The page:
Squat and heavy, the stone sat next to the little spring, which was all boxed in and bricked up, water pooling, corralled, channelled, rather than roaming free.
The stone had been there so long it remembered a time when the water ran through green grass, from a natural pool lined with tiny flowers in curled leaves, the earth so dark and rich it was almost black.
The stone had held a different shape then. More curves, less angles. It had been chosen for its shape, placed there with careful hands, venerated and looped with flowers and ribbons. Now all that adorned it was moss, and the hands that touched it were no longer so careful, using sharp metal and blunt force to control its shape as they had controlled the spring, wanting to impose order on the land.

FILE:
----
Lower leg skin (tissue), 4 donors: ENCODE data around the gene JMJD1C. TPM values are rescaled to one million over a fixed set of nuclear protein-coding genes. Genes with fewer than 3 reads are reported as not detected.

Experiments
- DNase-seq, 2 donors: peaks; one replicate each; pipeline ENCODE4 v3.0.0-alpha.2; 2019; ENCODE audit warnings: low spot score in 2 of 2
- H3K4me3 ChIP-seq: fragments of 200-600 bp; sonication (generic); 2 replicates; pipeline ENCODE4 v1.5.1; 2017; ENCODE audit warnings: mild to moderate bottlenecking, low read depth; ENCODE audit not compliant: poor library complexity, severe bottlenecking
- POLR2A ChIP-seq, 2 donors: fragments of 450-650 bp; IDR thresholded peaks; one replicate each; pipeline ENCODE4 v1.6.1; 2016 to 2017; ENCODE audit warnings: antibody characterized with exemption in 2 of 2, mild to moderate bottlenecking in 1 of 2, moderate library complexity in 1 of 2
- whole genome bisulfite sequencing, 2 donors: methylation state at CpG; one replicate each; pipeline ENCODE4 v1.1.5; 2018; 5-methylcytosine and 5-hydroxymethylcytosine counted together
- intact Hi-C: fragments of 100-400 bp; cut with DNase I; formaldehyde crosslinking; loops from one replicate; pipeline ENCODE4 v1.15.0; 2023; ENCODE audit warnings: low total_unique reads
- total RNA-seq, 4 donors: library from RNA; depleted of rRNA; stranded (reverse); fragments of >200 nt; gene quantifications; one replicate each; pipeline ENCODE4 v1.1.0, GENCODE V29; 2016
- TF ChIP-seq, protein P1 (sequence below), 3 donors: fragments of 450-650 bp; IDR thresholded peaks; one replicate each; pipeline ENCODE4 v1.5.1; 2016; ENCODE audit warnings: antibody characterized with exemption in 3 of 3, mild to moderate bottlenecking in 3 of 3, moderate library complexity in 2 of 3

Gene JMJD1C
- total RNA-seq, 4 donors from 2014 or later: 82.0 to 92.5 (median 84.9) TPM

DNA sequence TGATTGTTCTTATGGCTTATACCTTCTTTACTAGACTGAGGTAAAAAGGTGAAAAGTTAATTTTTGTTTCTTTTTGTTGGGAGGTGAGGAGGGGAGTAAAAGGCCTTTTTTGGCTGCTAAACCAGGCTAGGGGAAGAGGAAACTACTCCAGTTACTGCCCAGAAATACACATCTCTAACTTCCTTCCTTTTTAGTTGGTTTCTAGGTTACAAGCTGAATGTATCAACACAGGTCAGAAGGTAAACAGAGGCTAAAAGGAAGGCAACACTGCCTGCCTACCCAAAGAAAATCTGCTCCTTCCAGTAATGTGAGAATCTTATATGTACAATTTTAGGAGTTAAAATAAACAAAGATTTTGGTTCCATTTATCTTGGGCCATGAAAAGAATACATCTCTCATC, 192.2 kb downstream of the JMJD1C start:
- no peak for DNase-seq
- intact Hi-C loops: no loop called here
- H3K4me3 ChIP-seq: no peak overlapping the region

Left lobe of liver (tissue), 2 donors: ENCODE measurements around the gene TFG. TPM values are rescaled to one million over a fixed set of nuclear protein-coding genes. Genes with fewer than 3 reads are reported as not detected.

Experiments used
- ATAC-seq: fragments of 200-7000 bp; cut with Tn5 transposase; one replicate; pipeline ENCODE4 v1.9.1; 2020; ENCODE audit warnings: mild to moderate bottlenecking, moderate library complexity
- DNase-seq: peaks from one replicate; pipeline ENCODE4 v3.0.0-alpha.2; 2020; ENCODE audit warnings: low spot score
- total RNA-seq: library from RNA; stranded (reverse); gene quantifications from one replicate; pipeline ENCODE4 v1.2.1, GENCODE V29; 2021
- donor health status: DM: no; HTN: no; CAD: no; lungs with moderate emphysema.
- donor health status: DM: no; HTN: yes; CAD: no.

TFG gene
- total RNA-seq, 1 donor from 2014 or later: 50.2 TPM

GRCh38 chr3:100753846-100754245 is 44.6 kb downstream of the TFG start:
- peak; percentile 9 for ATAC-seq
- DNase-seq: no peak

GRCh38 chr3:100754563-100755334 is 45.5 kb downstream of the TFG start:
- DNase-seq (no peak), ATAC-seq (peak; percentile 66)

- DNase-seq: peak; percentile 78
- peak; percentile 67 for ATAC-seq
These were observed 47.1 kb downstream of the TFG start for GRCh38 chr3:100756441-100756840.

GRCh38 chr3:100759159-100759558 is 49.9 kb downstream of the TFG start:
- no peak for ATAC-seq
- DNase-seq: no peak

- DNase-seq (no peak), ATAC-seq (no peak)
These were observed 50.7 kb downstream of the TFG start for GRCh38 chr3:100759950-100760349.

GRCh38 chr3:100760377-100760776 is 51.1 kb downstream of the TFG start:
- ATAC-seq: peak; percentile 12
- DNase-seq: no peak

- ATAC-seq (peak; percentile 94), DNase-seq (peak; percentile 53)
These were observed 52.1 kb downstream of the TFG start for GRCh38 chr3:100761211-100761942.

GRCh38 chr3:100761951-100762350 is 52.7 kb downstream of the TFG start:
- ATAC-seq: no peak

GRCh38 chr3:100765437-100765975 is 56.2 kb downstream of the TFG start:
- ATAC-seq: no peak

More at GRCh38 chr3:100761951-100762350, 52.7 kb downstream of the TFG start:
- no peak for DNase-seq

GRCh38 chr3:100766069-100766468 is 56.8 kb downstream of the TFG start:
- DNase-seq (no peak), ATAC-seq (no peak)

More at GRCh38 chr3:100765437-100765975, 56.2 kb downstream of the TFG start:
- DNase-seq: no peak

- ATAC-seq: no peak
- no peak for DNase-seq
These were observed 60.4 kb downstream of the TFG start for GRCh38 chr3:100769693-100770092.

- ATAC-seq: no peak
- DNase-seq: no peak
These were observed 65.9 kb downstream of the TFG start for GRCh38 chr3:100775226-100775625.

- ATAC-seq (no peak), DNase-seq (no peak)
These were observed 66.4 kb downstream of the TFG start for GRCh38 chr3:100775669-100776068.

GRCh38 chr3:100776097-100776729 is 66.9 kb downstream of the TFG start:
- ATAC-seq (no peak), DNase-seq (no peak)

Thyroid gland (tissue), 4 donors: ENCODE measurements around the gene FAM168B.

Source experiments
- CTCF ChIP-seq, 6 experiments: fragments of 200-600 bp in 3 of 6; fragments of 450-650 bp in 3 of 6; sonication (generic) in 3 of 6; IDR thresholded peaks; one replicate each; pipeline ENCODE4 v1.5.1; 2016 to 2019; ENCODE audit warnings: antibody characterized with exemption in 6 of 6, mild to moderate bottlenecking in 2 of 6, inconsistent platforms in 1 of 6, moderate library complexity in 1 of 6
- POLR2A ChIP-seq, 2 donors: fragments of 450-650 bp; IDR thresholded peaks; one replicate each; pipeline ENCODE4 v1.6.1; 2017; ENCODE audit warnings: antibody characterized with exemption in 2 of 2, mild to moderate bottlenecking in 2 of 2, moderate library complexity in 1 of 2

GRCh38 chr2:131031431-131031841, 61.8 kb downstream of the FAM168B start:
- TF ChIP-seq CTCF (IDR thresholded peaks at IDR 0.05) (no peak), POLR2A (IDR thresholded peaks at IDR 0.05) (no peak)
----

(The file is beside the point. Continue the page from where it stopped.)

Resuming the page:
But the water still flowed, still clear and cold, tasting of deep caverns where light never shone, where dark towers of stone held crystal roofs high. The stone remembered being there, deep in the earth, in the place where the water was born.
And now, bit by bit, it flowed back there again, the spring taking it home.